It is with some reluctance that I write this column. I dread controversy. Experts will disagree with what I am about to say. Let me state for the record that this is my answer to the frequently asked question (FAQ) “How do I grind tool bits for a shaper”? I do not claim this to be the correct answer, but this answer has been helpful to me.
There are some lathe tool bits for which we will have little use on a shaper – such as the style E the thread cutting bit. By the same token there are a few shaper styles that have little use on a lathe – such as the T-slot cutting bits.
Also the clearance angles required can be much smaller on a shaper as will be described shortly. So basically shaper tools are different than lathe tools but...
Most lathe tools can be used on a shaper with good results. The extra clearance almost never hurts in amateur applications and most shaper owners also have a lathe and many lathe tools just waiting to be used.
Carbide tipped tool bits can be used on a shaper with light cuts but in general you will be happier with high-speed steel tool bits.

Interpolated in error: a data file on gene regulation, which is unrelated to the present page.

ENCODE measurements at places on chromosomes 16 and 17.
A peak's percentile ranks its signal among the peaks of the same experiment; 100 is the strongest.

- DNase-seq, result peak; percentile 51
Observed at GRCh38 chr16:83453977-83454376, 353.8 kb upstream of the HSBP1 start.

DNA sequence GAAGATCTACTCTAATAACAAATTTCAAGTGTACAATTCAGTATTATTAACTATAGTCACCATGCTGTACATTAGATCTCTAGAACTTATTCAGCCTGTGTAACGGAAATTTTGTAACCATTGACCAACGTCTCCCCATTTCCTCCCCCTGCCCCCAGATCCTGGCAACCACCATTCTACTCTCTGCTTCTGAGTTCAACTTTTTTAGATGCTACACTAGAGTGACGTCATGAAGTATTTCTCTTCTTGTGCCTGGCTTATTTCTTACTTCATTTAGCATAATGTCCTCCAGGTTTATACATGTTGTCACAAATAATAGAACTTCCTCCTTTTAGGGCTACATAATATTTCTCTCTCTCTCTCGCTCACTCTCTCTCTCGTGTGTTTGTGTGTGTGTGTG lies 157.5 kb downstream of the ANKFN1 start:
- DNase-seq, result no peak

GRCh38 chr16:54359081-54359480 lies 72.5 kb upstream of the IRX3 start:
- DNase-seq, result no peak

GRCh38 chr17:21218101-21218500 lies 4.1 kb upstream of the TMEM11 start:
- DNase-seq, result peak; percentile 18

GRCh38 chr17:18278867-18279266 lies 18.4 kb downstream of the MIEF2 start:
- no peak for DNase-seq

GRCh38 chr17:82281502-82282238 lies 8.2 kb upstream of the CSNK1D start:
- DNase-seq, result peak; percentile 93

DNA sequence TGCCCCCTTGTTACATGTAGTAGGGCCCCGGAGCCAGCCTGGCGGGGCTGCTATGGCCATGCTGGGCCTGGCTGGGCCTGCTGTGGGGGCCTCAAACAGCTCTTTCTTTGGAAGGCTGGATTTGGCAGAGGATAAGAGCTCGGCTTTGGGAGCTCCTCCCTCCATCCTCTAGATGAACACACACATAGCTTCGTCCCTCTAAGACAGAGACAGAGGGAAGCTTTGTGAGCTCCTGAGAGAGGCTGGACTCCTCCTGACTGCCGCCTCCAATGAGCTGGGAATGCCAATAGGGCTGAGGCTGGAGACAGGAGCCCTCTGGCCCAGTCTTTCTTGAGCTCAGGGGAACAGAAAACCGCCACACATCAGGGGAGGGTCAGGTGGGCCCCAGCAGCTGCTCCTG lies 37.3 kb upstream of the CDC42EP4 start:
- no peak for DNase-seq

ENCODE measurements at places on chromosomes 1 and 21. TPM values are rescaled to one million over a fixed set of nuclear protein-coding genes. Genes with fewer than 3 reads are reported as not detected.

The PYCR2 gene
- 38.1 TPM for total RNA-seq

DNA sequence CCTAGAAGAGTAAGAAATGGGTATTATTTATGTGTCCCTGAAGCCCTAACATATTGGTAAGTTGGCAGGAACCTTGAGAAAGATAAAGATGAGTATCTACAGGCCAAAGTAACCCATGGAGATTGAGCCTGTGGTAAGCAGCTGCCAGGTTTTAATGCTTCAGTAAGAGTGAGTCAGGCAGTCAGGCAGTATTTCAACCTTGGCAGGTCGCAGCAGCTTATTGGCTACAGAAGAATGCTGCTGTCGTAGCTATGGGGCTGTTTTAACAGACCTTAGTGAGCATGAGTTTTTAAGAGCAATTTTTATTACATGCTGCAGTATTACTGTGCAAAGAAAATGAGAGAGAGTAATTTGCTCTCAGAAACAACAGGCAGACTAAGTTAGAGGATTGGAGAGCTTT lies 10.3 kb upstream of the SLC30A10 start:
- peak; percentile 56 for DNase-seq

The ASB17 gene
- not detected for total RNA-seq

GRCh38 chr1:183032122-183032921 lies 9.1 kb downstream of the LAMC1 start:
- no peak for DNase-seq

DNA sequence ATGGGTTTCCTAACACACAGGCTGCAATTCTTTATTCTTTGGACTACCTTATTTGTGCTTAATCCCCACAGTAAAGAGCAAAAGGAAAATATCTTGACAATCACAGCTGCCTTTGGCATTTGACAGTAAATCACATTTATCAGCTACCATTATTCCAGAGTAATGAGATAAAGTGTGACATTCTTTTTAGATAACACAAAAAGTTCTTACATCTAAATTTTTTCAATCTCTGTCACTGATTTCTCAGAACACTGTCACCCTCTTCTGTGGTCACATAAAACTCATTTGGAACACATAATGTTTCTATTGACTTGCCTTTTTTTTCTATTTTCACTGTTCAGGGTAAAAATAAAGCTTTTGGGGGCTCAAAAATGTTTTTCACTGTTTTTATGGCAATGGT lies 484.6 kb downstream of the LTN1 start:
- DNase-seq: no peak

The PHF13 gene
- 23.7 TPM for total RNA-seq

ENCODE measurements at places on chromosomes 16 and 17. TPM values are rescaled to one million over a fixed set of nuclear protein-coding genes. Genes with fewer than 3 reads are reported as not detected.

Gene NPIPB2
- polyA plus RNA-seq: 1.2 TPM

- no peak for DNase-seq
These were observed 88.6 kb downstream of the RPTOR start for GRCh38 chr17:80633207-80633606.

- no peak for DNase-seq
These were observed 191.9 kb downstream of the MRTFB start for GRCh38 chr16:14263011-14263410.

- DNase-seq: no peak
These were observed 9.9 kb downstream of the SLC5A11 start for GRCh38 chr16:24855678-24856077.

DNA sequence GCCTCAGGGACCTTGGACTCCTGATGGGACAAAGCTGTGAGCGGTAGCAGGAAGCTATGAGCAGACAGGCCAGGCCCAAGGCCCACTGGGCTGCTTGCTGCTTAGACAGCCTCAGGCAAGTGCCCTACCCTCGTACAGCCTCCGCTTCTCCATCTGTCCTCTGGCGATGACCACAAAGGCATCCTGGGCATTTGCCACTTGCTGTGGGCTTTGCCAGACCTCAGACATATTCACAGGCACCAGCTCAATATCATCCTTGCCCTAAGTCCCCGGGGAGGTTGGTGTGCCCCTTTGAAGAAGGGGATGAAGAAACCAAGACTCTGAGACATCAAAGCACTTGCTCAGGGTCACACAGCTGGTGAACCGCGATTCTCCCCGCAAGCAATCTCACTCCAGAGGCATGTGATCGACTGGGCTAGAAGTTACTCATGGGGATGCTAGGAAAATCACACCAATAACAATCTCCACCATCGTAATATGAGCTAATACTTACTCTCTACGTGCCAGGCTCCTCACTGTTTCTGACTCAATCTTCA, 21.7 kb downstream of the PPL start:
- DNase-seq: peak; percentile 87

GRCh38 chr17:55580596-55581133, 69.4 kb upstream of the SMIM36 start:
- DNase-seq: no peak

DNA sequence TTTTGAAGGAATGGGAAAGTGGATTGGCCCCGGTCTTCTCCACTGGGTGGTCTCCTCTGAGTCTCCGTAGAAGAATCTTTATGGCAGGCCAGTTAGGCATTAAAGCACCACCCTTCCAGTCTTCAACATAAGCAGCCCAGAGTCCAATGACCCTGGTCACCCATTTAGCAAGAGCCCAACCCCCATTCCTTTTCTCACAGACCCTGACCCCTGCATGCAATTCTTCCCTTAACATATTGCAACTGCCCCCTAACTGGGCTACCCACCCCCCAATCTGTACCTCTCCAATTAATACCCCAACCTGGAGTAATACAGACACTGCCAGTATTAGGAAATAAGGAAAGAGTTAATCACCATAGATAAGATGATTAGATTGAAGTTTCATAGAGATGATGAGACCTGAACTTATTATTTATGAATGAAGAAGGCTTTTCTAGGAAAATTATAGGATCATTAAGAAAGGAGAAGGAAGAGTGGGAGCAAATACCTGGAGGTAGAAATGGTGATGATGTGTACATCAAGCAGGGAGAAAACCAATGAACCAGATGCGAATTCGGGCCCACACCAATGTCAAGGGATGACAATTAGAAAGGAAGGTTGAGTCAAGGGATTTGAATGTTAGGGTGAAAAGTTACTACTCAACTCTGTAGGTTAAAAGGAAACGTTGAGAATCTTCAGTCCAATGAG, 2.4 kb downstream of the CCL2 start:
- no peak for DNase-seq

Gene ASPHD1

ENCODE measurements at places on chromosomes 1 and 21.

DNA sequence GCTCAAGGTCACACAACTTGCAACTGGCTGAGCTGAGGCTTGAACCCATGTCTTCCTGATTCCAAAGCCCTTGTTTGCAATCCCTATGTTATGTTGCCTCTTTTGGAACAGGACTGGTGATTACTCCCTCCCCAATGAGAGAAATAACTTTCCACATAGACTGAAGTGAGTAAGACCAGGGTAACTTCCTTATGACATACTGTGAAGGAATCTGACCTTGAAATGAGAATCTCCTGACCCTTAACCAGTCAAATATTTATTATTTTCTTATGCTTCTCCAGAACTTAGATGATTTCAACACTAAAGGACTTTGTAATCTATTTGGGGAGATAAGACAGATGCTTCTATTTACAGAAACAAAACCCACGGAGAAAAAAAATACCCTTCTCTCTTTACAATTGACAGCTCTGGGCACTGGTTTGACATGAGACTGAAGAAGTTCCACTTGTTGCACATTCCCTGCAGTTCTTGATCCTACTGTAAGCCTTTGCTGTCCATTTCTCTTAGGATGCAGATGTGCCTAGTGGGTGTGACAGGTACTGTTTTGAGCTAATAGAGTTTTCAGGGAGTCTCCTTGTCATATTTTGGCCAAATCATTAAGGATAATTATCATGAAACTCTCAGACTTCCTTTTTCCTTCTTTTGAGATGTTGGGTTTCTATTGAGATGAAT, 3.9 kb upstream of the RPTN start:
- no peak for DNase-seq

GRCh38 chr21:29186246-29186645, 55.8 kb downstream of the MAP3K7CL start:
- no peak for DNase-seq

Myford High-Speed Steel Tool Bits Photo by Kay Fisher
Speed and feed charts are misleading. They make too many assumptions. For instance they assume that you are concerned with removing the maximum amount of material in the minimum amount of time. While this is the reality of trying to run a machine shop at a profit, it is not the desire of the amateur. They assume adequate or flood coolant. Many amateurs work with no coolant or simply drip on a few drops of some (perhaps not optimal) liquid. They assume a robustness and sturdiness of machine that is frequently way beyond the means of most amateurs. It is not practical to assume that a speed and feed chart for a 16-horsepower 2-ton lathe can be applied to your ½ horsepower shaper.